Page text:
A United Nations tribunal on Wednesday overturned the acquittal of Serb nationalist politician Vojislav Seselj in cases related to war crimes and crimes against humanity during the war in the former Yugoslavia in the 1990s, AP reported.
The tribunal sentenced him to 10 years, but he has already served more than that in prison. The prosecution had sought a 28-year sentence. Calling him the “chief propagandist of the Greater Serbia”, the prosecutors said Seselj had warned of “rivers of blood” in Bosnia if anyone opposed his vision for a Greater Serbia.
Greater Serbia refers to the nationalistic belief that all regions in the former Yugoslavia where Serbs live should form a united Serb state. This includes nations that became independent in the early 1990s, such as Croatia, Bosnia and Herzegovina, and Macedonia.
Human rights groups had widely criticised a judgment in March 2016, when the International Criminal Tribunal for the former Yugoslavia found Seselj innocent of crimes against humanity in Croatia, Bosnia and Serbia. After his acquittal, he led his nationalist Serbian Radical Party to win 23 seats in elections to the Parliament.
In a 2-1 vote, the judges had then ruled that the “Greater Serbia” project was a political, not criminal, project and Seselj deployed paramilitary volunteers to “protect civilians”. Prosecutors had appealed against the verdict and said the acquittal would harm the tribunal’s legacy.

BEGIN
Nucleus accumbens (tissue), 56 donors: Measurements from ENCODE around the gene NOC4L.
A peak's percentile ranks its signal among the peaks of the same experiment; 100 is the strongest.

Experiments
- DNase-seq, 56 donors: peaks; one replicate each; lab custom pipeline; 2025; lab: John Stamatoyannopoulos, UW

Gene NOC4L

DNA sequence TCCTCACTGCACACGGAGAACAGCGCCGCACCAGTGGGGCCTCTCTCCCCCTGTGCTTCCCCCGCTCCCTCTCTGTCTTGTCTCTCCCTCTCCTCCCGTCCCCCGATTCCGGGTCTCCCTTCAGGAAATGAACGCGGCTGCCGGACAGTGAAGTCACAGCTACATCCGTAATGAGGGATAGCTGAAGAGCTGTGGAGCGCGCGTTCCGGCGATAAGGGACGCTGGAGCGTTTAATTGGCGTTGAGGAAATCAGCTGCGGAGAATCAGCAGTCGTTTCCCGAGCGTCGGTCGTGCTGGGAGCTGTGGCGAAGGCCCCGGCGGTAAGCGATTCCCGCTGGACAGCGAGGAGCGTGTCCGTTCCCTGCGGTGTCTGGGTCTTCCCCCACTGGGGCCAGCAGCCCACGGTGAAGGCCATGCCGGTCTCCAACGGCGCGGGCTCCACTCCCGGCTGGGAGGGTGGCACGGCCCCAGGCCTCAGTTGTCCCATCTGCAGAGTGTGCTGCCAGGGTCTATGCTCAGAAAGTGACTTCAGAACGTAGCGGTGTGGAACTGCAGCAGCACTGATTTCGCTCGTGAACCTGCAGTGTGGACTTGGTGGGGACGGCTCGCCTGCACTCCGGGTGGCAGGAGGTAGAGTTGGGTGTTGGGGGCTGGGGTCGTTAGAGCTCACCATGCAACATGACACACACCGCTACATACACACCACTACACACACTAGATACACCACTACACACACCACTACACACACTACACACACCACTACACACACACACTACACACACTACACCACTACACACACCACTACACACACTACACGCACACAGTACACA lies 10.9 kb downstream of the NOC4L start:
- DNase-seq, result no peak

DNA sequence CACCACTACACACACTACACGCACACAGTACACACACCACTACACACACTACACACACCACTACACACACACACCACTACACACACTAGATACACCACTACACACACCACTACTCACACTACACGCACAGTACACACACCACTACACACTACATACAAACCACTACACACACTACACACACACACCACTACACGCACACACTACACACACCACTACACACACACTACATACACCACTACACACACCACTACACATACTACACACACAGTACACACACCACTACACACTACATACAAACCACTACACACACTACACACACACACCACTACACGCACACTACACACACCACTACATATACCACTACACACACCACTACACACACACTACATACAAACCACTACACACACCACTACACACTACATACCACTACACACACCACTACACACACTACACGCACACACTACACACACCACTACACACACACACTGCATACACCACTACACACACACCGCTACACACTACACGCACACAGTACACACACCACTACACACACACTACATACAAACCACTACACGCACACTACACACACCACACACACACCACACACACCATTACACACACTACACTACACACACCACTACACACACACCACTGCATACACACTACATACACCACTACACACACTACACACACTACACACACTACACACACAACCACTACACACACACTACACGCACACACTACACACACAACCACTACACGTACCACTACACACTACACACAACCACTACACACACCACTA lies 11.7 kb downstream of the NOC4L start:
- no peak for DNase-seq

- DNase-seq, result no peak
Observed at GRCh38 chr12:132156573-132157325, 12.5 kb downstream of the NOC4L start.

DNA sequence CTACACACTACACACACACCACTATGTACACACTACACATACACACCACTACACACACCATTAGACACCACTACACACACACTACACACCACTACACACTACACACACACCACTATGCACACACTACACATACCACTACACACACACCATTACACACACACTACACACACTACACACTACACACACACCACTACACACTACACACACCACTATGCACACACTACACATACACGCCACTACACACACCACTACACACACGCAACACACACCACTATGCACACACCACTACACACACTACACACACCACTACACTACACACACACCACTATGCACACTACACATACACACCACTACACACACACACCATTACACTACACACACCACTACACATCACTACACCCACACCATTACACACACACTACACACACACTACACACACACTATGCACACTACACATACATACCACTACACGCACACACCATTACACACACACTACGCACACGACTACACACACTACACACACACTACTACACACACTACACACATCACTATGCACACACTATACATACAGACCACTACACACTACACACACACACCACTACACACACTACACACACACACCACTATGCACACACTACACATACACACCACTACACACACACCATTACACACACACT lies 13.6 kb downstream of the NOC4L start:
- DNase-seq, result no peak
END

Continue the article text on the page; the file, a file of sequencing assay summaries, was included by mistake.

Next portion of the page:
Seselj was accused of having directly committed, incited, aided and abetted crimes committed by Serbian forces between August 1991 and September 1993. The war had left more than 1 lakh people dead.
In November, the tribunal had sentenced to life Ratko Mladic, the former Bosnian Serb commander, for genocide and other war crimes during the Bosnian War. Mladic, known as the “Butcher of Bosnia”, had led his forces during the massacre of over 8,000 Muslims over four days in the town of Srebrenica in 1995. In March 2016, the tribunal had sentenced another former Bosnian Serb leader, Radovan Karadzic, to 40 years in prison.
The International Criminal Tribunal for the former Yugoslavia is an ad hoc court, formed in 1993, to prosecute those responsible for war crimes during the Yugoslav Wars. Mladic’s case was the court’s last.